Man cannot feel in deep relationship with the divine, with existence, unless he names it. Many names are possible – it will depend on the man who is naming. Thousands and thousands of names have been given to him. In India we have a book, Vishnu Sahastranam – a thousand names of Vishnu. The whole book consists only of names – nothing else, just names. It is a very beautiful book, consisting only of names, but in its own way showing that the phenomenon is nameless. Only because of that, thousands of names are possible.
So you can name the divine any way. Call him whatsoever you like, but call him. The emphasis should be on the call, not on the name. Call him Rama, call him Hari, call him Krishna, call him Christ; call him any name – but call! Let there be a deep invocation. Use any name. That name is just artificial, but it will help.
Make any image, but make it. The making is significant. Any image will do, but remember that this is just an artificial help; a technical use must be made of it. In this way also, India has tried many, many experiments – particularly Hindus. They make their idols of mud. Stone came only later on, with Buddhists and Jains; otherwise, Hindus were satisfied with mud images. Stone is a more substantial thing, more permanent; it gives a permanency to a thing. A mud idol is just as impermanent as anything in the world. Hindus tried to make their idols only of mud, so that they remembered: this is just an artificial phenomenon made by us. And they insisted that it must be dissolved soon after.
A Ganesha is made, worshiped, everything done – called, prayed, invoked – and then they go and throw it into the sea. This is very symbolic. This means: this image was just an artificial thing. We created it, we used it; now the use is over and we throw it. Hindus are the least idol-worshipers in the world, but everywhere they are known as the idol-worshipers. They are the least, because they are so courageous to throw away their idols so easily, and with such a celebration. They go to throw their idols into the sea with such a celebration. The throwing is as necessary as the creating.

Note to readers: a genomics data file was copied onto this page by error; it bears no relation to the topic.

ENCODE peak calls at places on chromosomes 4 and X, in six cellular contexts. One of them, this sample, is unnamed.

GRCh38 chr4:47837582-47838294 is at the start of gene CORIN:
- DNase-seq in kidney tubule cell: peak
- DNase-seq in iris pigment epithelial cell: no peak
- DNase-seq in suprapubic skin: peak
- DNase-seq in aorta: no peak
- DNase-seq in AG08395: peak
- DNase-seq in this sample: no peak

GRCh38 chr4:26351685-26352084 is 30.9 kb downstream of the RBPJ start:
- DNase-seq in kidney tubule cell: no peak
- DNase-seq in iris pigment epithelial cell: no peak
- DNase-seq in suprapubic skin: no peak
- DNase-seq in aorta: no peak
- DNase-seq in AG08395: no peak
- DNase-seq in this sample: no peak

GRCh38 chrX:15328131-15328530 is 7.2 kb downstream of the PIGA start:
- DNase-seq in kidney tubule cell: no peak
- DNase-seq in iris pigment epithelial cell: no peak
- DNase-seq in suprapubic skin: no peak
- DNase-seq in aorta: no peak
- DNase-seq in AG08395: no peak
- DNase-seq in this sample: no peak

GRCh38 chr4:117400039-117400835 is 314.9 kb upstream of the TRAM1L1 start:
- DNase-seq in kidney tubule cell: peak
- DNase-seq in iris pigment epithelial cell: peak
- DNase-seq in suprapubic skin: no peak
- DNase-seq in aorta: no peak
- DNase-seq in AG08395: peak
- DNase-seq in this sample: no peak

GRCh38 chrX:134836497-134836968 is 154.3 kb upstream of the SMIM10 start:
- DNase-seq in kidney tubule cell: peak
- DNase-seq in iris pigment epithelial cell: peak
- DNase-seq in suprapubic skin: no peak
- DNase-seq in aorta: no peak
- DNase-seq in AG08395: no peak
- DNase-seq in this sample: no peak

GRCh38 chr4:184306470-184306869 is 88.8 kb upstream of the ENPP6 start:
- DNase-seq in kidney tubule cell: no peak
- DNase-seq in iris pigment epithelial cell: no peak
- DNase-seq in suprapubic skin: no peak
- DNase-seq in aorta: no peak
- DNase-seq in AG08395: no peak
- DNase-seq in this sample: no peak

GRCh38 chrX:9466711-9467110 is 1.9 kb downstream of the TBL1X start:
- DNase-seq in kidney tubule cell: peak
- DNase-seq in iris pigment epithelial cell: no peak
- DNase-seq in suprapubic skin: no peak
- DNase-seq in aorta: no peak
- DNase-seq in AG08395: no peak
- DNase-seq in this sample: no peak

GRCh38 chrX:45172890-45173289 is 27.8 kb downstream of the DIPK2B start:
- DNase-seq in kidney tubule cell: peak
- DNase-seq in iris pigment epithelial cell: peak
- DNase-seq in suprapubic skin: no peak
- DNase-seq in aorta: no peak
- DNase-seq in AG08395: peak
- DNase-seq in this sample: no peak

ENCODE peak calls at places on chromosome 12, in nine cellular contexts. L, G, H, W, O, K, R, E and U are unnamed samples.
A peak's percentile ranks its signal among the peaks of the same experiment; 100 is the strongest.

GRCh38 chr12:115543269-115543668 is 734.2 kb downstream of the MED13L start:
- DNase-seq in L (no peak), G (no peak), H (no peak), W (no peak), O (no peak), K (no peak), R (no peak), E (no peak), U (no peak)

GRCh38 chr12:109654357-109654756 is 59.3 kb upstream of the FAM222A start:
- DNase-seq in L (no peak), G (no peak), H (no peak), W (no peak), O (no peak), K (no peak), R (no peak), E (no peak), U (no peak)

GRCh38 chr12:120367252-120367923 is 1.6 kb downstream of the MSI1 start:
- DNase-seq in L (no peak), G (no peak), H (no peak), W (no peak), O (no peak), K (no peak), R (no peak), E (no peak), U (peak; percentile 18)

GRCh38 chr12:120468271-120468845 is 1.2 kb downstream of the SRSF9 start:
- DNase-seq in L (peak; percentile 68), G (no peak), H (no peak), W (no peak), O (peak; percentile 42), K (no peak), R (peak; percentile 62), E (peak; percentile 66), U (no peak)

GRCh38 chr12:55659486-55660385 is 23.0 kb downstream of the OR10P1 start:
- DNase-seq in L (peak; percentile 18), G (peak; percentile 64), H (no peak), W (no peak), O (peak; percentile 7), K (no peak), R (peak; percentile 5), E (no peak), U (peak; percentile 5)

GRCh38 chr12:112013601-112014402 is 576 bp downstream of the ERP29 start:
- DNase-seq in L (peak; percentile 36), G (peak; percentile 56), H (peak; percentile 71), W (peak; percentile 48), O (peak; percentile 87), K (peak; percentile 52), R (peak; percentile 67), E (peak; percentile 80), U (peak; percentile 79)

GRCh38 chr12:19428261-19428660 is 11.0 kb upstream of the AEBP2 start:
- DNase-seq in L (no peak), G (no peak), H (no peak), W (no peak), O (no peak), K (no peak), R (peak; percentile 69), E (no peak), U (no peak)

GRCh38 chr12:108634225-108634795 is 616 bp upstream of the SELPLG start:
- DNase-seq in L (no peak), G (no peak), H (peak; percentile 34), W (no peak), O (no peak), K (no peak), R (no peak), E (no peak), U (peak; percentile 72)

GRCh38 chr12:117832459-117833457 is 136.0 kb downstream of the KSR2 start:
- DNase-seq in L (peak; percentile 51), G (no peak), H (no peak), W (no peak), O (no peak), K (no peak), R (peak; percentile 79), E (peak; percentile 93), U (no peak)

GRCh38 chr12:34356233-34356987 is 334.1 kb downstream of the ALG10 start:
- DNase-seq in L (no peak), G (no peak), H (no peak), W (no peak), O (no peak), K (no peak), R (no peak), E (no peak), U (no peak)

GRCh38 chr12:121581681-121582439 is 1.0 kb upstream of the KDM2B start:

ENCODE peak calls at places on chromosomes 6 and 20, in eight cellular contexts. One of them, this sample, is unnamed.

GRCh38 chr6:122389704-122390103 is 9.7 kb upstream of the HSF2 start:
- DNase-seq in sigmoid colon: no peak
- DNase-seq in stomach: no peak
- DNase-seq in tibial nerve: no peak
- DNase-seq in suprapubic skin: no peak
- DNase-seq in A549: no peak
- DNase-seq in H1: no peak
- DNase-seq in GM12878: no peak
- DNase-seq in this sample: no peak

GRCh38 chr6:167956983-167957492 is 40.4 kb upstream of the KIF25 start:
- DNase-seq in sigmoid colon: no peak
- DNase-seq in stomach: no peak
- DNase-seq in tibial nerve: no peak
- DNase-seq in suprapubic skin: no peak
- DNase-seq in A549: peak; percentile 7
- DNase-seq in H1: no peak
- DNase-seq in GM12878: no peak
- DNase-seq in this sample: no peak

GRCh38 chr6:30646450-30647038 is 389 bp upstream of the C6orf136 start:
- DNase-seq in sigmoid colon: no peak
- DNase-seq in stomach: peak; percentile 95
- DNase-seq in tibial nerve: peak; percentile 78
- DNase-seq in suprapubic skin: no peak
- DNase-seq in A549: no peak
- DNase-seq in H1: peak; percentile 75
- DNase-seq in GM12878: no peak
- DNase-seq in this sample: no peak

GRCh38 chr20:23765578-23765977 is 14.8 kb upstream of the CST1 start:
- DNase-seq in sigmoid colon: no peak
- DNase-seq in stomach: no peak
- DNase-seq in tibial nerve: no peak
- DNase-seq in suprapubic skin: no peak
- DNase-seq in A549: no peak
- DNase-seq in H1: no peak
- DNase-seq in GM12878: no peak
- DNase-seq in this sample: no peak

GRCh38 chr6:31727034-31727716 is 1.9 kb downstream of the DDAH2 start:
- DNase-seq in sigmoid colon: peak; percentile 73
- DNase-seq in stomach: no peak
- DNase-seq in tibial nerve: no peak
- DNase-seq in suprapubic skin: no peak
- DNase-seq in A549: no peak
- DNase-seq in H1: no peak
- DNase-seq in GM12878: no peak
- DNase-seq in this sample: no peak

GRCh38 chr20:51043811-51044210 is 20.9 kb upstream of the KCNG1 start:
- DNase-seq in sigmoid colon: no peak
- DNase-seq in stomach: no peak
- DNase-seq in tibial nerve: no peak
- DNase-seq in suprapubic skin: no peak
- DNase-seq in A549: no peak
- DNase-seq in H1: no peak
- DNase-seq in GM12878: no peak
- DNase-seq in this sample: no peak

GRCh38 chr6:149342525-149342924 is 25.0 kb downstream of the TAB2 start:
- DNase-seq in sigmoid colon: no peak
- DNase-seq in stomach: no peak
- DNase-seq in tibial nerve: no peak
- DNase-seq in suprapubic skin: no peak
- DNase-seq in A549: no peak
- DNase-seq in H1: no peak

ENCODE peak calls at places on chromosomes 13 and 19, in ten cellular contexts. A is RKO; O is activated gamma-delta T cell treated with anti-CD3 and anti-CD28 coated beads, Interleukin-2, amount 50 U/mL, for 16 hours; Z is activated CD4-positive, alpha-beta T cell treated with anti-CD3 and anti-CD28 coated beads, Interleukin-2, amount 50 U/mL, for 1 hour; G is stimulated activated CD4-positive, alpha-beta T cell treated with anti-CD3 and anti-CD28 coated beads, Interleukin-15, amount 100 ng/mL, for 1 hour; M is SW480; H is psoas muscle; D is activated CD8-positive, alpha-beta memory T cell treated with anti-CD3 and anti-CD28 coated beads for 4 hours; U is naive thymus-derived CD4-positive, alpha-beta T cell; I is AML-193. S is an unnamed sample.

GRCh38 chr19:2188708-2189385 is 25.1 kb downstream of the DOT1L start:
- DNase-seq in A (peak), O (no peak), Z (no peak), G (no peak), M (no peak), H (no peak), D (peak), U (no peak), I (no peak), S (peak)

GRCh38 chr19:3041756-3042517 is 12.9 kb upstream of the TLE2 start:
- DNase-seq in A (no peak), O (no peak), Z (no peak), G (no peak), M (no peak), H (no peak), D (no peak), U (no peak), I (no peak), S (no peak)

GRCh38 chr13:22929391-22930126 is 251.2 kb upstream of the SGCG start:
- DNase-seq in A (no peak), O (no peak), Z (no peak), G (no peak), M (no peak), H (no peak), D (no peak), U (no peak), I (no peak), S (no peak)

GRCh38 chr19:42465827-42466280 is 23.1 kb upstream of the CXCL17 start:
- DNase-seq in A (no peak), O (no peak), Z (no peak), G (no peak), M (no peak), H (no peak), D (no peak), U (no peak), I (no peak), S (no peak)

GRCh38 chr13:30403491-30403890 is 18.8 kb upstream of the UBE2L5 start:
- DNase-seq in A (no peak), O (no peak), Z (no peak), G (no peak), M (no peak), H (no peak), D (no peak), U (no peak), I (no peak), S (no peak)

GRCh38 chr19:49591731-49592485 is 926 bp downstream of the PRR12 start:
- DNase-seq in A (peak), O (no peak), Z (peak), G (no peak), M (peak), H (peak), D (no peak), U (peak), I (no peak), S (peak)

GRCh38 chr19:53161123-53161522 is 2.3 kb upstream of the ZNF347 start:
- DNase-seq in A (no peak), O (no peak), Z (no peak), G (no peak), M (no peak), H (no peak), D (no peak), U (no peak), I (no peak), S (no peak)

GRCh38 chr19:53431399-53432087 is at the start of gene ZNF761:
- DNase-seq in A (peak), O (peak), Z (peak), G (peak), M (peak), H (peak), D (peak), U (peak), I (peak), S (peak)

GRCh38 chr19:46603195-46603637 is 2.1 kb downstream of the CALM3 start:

With the stone idols things changed. No stone idol should be there. Clay idols are beautiful, because even if you are not going to destroy them, they will destroy themselves. Sooner or later, you will become aware that this was just something made for a particular purpose. The purpose is solved, now the artificial help can be dissolved with a thankfulness, with a celebration. No country, no religion, no race, has been so courageous with its idols. Really, sometimes strange things happen.
Hindus are the least idol worshipers, and Mohammedans the most – and they have not worshiped at all. They have not made any idol. Not even a picture of Mohammed is available – not even a picture. How did he look? They have persistently denied any picture, any idol, any image. Not only have they denied them for themselves, they have destroyed others’ also. Others’ images, others’ idols they have destroyed – with a very good wish. Nothing is wrong in it, because they feel idol worship is harmful – harmful to a religious man. It must not be in between; God must be faced directly, immediately. There should be nothing in between – a very good wish, but it proved dangerous!
It proved dangerous; they went on destroying; they destroyed much that was beautiful – much. They destroyed Buddhist monasteries, Hindu temples, Hindu idols, Buddha’s images – they destroyed. All over Asia they destroyed, with a very good wish that nothing should remain between man and God. But they became too concerned with idols. Idol-destroying became their sole religious practice.